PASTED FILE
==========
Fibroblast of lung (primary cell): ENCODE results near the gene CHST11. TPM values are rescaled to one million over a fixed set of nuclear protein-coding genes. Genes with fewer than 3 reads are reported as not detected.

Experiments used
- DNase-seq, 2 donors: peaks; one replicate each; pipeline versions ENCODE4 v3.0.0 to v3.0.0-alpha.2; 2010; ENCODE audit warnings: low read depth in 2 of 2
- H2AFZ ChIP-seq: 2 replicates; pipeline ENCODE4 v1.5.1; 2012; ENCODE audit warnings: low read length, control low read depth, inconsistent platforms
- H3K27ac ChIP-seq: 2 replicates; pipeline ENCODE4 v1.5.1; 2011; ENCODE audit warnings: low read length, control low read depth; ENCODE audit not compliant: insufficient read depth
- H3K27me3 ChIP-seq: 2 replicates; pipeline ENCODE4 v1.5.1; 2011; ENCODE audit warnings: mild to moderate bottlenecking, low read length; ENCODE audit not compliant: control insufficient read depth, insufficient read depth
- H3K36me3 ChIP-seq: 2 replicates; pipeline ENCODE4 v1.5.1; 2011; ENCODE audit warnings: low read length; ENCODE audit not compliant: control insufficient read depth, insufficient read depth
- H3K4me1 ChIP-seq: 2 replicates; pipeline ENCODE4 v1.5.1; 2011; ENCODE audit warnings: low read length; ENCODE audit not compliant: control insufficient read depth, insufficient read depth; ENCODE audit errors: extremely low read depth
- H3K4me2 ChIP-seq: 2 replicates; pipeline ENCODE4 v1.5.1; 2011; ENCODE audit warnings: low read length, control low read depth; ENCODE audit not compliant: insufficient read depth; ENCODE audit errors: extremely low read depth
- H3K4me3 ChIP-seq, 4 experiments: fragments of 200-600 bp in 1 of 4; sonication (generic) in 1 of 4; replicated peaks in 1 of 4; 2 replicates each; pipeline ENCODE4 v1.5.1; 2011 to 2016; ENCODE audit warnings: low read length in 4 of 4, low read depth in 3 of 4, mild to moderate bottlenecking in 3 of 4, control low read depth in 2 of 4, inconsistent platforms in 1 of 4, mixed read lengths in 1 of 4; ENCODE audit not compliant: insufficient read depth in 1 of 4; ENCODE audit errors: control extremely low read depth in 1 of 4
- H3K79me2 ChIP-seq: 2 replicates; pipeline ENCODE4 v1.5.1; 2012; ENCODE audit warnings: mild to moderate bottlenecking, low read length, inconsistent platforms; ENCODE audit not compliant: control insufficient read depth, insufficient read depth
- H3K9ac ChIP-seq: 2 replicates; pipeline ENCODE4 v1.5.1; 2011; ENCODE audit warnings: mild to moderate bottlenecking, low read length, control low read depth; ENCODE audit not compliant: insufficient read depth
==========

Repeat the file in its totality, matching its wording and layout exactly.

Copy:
Fibroblast of lung (primary cell): ENCODE results near the gene CHST11. TPM values are rescaled to one million over a fixed set of nuclear protein-coding genes. Genes with fewer than 3 reads are reported as not detected.

Experiments used
- DNase-seq, 2 donors: peaks; one replicate each; pipeline versions ENCODE4 v3.0.0 to v3.0.0-alpha.2; 2010; ENCODE audit warnings: low read depth in 2 of 2
- H2AFZ ChIP-seq: 2 replicates; pipeline ENCODE4 v1.5.1; 2012; ENCODE audit warnings: low read length, control low read depth, inconsistent platforms
- H3K27ac ChIP-seq: 2 replicates; pipeline ENCODE4 v1.5.1; 2011; ENCODE audit warnings: low read length, control low read depth; ENCODE audit not compliant: insufficient read depth
- H3K27me3 ChIP-seq: 2 replicates; pipeline ENCODE4 v1.5.1; 2011; ENCODE audit warnings: mild to moderate bottlenecking, low read length; ENCODE audit not compliant: control insufficient read depth, insufficient read depth
- H3K36me3 ChIP-seq: 2 replicates; pipeline ENCODE4 v1.5.1; 2011; ENCODE audit warnings: low read length; ENCODE audit not compliant: control insufficient read depth, insufficient read depth
- H3K4me1 ChIP-seq: 2 replicates; pipeline ENCODE4 v1.5.1; 2011; ENCODE audit warnings: low read length; ENCODE audit not compliant: control insufficient read depth, insufficient read depth; ENCODE audit errors: extremely low read depth
- H3K4me2 ChIP-seq: 2 replicates; pipeline ENCODE4 v1.5.1; 2011; ENCODE audit warnings: low read length, control low read depth; ENCODE audit not compliant: insufficient read depth; ENCODE audit errors: extremely low read depth
- H3K4me3 ChIP-seq, 4 experiments: fragments of 200-600 bp in 1 of 4; sonication (generic) in 1 of 4; replicated peaks in 1 of 4; 2 replicates each; pipeline ENCODE4 v1.5.1; 2011 to 2016; ENCODE audit warnings: low read length in 4 of 4, low read depth in 3 of 4, mild to moderate bottlenecking in 3 of 4, control low read depth in 2 of 4, inconsistent platforms in 1 of 4, mixed read lengths in 1 of 4; ENCODE audit not compliant: insufficient read depth in 1 of 4; ENCODE audit errors: control extremely low read depth in 1 of 4
- H3K79me2 ChIP-seq: 2 replicates; pipeline ENCODE4 v1.5.1; 2012; ENCODE audit warnings: mild to moderate bottlenecking, low read length, inconsistent platforms; ENCODE audit not compliant: control insufficient read depth, insufficient read depth
- H3K9ac ChIP-seq: 2 replicates; pipeline ENCODE4 v1.5.1; 2011; ENCODE audit warnings: mild to moderate bottlenecking, low read length, control low read depth; ENCODE audit not compliant: insufficient read depth